The Islamic Republic of Iran is the world’s 18th most populous country with over 81 million inhabitants. Since July 2021, Iran is a lower income country. Its development challenges include environmental degradation, water management, integration into the global economy and high rates of drug addiction.
The Joint Comprehensive Plan of Action (JCPOA) on the Iranian nuclear programme of July 2015 is a key security priority for the EU and the basis for EU-Iran political relations. JCPOA is a widely recognised achievement of European diplomacy. Currently, no joint programming is foreseen with Iran due to political constraints. Nevertheless, a Multiannual Indicative Plan (MIP) has been developed. It outlines EU priorities should the situation improve. These priority areas are
- sustainable growth and jobs (€33 million/38% of the total)
- climate change, environment and the green transition (€26.1 million/30% of the total)
- cross-border challenges – migration, forced displacement and drugs (€23.55 million/27% of the total)
In addition, a further €4.5 million (5% of the total) has been budgeted for support measures.
The Multiannual Indicative Programme for Iran for the period 2021-2024 amounts to €87 million.
The changing state of relationships with Iran means that flexibility in programming is required. However, a number of sectors within each priority area have been identified in the MIP.
Sustainable growth and jobs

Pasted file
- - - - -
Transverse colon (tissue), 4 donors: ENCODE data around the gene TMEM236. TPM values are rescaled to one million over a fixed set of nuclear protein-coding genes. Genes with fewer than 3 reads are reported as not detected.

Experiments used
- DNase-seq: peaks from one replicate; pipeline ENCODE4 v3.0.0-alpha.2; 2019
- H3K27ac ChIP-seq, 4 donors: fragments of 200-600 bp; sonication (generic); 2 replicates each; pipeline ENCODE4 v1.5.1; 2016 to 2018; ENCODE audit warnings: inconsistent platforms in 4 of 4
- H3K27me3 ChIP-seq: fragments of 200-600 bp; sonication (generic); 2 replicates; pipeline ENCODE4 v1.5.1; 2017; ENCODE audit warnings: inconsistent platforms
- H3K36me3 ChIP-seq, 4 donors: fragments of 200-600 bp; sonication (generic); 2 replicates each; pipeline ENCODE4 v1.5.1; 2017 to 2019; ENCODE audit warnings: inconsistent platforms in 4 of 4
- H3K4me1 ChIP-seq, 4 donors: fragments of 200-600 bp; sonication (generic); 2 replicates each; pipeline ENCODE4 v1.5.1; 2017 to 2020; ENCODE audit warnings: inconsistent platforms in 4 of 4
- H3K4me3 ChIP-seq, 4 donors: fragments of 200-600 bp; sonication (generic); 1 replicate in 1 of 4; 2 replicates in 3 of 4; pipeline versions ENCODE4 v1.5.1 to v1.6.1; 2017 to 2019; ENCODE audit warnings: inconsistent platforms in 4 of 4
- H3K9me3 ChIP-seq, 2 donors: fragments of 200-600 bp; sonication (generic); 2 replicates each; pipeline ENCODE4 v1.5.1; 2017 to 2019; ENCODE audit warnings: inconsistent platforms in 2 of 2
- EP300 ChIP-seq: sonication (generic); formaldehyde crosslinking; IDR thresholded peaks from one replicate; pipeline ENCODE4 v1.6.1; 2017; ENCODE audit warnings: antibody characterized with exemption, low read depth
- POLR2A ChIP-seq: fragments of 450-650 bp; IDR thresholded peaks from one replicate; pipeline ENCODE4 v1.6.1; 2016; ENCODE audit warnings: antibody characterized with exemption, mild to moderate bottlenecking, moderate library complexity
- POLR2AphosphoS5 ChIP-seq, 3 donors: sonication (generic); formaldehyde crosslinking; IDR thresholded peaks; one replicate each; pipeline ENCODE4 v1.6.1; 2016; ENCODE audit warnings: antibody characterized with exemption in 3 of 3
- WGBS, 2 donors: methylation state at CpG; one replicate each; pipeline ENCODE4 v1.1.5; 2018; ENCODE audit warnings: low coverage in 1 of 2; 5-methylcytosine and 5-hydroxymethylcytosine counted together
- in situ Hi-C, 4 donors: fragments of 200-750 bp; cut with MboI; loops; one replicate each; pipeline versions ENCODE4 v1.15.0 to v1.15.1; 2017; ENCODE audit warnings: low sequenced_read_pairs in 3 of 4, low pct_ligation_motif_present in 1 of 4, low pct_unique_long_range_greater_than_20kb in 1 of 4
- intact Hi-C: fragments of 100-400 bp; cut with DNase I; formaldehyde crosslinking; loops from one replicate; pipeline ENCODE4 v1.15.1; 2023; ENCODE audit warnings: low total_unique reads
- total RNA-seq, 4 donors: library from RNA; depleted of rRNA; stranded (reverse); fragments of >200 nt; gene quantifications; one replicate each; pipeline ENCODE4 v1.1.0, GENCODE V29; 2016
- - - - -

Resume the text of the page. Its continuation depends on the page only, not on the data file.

This area aims to assist Iran in promoting trade and supporting private sector development. Development of trade relations and increased foreign investments are key to ensuring Iran’s economic benefits in a fully implemented JCPOA. As the JCPOA will remain the key security objective for the EU in the region, this priority area should be seen as instrumental for its implementation and preservation.
Climate change, the environment and green transition
We intend to support Iran in the development and implementation of sound policies to combat climate change, preserve the environment and start the country's transition towards a less carbon-intensive economy. This would lead to more efficient and sustainable use of natural resources and create a new green economy as well as investment opportunities.
Cross border challenges – migration, forced displacement and drugs
More than 4.5 million Afghans reside in Iran, many of whom are refugees. This area of programming supports basic needs for Afghan nationals and their host communities, migration governance and management, and addressing illicit drugs. Iran’s pioneering inclusive policies on education and health for Afghan nationals have been a model for many other refugee-hosting countries and global agreements. It is in the EU’s interest to support the implementation of these policies, to help Iran alleviate the burden of the crisis, especially with the prospect of a protracted Afghan crisis.
As there is no EU Delegation to Iran currently, no bilateral Team Europe Initiatives are planned, and a roadmap for support measures with Iranian civil society organisations (CSOs) does not exist. However, it is envisioned that the EU would support CSOs operating in the areas of cultural heritage and arts; drug demand and harm reduction; empowerment of children, youth, and women; and gender equality.